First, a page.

LITTLE ROCK, Arkansas — The Pulaski County Election Commission has voted to file a lawsuit over changes to absentee ballot-counting procedures that the group says conflict with guidance from the Arkansas attorney general's office on the state's new voter-identification law.
The county election commission voted 2-0 Saturday to sue the state Board of Election Commissioners.
Pulaski County Attorney Karla Burnett told the state board on Friday that she would urge the county commissioners to sue and to ignore the state board's new rule to treat absentee votes without approved identification as provisional ballots, the Arkansas Democrat-Gazette reported Sunday (http://bit.ly/1kodi5k ).
Under the new law, a provisional ballot gives in-person voters who didn't show identification at the time of voting until Monday after the election to present IDs to the commission to have their votes counted.
But the law makes no mention of a similar grace period for absentee voters.
Burnett said the state board had exceeded its authority by issuing the rule because it had extended and modified the law without authorization. She also said the rule conflicts with an Arkansas attorney general's earlier opinion on that issue.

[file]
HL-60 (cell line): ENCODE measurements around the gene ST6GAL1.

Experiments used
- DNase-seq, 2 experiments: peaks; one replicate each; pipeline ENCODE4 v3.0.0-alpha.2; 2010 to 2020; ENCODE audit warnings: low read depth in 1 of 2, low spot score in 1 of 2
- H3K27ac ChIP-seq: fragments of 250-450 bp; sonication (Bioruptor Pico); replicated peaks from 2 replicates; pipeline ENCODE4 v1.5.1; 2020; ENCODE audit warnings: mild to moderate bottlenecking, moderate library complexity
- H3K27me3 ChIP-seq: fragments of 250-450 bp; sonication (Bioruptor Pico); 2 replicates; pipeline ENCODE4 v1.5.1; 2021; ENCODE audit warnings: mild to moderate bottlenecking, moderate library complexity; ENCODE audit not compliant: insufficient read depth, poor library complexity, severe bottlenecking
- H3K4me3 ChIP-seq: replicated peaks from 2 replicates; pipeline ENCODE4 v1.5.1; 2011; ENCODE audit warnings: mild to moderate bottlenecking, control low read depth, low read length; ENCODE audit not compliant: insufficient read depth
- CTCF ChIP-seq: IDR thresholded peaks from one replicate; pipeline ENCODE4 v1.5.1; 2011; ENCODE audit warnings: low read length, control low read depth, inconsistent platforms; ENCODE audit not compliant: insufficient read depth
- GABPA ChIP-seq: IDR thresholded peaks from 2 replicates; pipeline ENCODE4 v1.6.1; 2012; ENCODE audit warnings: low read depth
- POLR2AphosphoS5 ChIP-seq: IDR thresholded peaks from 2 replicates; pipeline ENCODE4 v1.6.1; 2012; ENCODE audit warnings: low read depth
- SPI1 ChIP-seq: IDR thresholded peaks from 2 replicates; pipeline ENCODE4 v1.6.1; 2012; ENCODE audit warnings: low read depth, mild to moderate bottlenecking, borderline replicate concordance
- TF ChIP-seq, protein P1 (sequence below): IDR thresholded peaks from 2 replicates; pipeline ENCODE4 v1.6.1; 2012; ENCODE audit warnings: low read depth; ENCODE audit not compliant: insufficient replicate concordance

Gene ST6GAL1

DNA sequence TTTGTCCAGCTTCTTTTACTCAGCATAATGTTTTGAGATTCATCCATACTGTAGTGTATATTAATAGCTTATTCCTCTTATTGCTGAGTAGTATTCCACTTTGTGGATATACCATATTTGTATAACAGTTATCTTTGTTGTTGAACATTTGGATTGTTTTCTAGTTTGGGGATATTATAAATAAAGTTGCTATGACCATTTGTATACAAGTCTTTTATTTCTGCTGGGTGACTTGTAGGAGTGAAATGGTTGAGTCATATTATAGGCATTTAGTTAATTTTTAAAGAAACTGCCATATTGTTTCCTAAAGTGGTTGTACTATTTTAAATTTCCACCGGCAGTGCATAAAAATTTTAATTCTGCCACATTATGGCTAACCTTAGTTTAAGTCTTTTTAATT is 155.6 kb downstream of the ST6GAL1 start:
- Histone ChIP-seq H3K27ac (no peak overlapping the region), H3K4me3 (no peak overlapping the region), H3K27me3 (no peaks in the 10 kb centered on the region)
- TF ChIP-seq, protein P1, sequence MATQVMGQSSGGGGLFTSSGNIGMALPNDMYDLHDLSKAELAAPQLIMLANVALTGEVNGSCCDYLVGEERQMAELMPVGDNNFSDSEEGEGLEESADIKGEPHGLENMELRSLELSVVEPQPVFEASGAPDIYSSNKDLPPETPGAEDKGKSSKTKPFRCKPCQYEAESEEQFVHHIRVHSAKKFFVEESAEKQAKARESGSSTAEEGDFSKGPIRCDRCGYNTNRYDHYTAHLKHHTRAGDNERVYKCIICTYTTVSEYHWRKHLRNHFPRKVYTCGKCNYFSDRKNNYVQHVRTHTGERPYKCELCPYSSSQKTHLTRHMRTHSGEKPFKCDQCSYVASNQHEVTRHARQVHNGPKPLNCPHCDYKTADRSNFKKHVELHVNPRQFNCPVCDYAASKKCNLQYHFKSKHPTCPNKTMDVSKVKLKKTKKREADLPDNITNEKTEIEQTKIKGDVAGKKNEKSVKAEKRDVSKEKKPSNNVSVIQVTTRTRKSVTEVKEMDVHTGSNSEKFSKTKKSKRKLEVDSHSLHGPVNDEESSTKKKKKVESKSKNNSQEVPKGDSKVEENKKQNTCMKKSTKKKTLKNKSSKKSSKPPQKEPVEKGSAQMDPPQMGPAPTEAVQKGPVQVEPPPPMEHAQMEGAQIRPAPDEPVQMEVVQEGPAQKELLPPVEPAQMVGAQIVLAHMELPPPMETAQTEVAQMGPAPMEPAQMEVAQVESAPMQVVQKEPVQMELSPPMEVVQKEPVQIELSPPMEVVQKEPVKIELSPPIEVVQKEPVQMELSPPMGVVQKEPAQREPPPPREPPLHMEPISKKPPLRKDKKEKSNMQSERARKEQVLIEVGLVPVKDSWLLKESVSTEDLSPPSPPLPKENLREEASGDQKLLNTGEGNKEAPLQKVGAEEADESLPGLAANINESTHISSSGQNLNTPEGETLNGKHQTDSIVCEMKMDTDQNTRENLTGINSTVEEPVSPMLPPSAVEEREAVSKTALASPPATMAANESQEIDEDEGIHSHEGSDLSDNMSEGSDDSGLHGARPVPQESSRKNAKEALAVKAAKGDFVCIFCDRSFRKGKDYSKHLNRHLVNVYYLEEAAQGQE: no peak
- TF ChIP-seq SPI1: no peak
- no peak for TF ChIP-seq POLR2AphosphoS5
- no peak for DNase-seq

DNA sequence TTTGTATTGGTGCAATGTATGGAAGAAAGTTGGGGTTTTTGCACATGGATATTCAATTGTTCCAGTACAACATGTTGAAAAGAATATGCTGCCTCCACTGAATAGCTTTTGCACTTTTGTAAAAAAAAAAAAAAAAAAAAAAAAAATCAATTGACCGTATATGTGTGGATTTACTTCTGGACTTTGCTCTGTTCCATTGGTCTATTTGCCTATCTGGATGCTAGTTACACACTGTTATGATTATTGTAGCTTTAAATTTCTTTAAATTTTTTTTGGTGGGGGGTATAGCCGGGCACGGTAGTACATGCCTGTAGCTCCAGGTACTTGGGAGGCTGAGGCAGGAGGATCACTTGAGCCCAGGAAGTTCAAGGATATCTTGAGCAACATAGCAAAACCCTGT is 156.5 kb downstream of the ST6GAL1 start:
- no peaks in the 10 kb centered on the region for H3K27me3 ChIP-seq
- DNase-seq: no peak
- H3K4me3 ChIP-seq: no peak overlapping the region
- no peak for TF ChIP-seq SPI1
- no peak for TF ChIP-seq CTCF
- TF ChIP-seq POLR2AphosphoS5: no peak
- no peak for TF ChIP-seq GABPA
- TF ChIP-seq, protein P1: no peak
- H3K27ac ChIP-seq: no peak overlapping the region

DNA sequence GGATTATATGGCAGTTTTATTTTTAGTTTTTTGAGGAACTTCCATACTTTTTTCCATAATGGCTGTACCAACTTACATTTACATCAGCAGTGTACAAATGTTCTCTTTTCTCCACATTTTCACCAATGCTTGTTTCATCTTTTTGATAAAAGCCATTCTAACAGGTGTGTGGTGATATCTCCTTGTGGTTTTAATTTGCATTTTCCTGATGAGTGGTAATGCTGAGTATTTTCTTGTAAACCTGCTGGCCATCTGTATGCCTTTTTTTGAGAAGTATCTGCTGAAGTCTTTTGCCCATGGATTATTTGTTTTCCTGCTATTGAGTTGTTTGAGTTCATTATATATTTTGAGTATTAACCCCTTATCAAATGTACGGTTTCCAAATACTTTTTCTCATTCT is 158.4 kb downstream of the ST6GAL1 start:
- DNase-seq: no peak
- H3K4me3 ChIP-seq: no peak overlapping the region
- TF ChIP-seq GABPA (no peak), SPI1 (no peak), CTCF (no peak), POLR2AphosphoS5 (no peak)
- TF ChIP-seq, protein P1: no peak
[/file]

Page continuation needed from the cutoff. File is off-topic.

The state board may make rules "to assure even and consistent application of voter registration laws and fair and orderly election procedures," according to state law. State law also says that "the Attorney General shall provide legal assistance to the board in answering questions regarding election laws."
On Saturday, Pulaski County Circuit Clerk Larry Crane told the county commission that "an administrative body cannot draft something that is not based in law."
The lawsuit will challenge the constitutionality of the board's new rules and seek a "declaratory judgment" that will decide how the law will be interpreted in the state.
"Ultimately that would provide the most certainty," county Election Director Bryan Poe said.
County commissioners said Saturday that they hope the lawsuit is filed quickly. They are unsure how they will count the absentee ballots that don't have identification if a judge does not rule or impose a temporary injunction on or before the county's special millage election March 11.
The county already has received more than 300 absentee ballots for the election.
The commission earlier this year had sought an attorney general's opinion on how the voter-identification law passed last year should be interpreted for absentee ballots. That move came after the state board and the secretary of state's office issued differing advice to Craighead County election officials during a special election.
Information from: Arkansas Democrat-Gazette, http://www.arkansasonline.com